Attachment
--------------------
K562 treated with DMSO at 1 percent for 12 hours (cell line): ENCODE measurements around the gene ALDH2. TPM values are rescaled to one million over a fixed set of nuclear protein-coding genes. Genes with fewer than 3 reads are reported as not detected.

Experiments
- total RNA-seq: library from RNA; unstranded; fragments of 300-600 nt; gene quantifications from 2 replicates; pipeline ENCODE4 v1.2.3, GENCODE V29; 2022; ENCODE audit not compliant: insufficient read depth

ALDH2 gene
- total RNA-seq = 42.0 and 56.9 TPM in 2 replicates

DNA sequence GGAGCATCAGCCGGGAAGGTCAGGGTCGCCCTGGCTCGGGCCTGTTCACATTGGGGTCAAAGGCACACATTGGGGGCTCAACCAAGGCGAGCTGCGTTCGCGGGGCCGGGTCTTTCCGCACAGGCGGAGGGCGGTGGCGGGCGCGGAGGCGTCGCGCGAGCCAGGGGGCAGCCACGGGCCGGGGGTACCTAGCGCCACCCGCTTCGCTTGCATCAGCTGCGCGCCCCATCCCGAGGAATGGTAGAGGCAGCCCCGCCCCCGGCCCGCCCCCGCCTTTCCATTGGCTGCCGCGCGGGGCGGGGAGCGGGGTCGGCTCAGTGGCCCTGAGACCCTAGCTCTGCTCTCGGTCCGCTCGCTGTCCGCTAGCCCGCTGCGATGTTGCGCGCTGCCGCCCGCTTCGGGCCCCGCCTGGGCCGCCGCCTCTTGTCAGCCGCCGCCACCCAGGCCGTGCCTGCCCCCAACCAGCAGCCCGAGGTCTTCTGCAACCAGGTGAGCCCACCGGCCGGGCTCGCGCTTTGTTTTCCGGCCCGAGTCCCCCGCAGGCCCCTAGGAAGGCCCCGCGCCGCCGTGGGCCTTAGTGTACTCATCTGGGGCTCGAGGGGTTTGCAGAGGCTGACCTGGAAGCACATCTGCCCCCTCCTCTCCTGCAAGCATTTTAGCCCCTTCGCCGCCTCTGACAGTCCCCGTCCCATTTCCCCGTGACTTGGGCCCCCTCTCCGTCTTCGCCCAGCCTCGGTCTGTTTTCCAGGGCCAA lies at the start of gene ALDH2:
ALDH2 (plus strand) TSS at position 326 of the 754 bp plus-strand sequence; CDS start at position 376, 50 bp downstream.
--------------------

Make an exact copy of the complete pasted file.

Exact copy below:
K562 treated with DMSO at 1 percent for 12 hours (cell line): ENCODE measurements around the gene ALDH2. TPM values are rescaled to one million over a fixed set of nuclear protein-coding genes. Genes with fewer than 3 reads are reported as not detected.

Experiments
- total RNA-seq: library from RNA; unstranded; fragments of 300-600 nt; gene quantifications from 2 replicates; pipeline ENCODE4 v1.2.3, GENCODE V29; 2022; ENCODE audit not compliant: insufficient read depth

ALDH2 gene
- total RNA-seq = 42.0 and 56.9 TPM in 2 replicates

DNA sequence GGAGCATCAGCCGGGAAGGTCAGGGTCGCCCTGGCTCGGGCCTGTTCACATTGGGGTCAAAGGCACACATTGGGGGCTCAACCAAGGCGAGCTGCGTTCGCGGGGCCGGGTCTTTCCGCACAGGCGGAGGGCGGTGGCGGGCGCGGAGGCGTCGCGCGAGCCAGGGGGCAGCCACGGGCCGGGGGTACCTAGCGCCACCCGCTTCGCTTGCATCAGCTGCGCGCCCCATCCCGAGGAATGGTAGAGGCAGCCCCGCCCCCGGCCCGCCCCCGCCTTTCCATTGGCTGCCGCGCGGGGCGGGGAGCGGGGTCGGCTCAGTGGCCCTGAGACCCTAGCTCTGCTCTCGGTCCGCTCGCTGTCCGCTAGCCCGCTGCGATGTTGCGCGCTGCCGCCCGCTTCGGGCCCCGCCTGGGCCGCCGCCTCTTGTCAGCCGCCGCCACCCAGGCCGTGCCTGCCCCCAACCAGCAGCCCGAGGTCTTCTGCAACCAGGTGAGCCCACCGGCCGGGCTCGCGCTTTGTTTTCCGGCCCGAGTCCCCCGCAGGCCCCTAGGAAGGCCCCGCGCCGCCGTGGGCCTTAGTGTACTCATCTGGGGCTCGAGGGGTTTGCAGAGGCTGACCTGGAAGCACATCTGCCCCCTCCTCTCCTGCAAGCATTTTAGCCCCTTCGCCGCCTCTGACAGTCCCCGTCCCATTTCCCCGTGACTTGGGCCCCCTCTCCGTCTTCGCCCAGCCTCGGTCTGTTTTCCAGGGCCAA lies at the start of gene ALDH2:
ALDH2 (plus strand) TSS at position 326 of the 754 bp plus-strand sequence; CDS start at position 376, 50 bp downstream.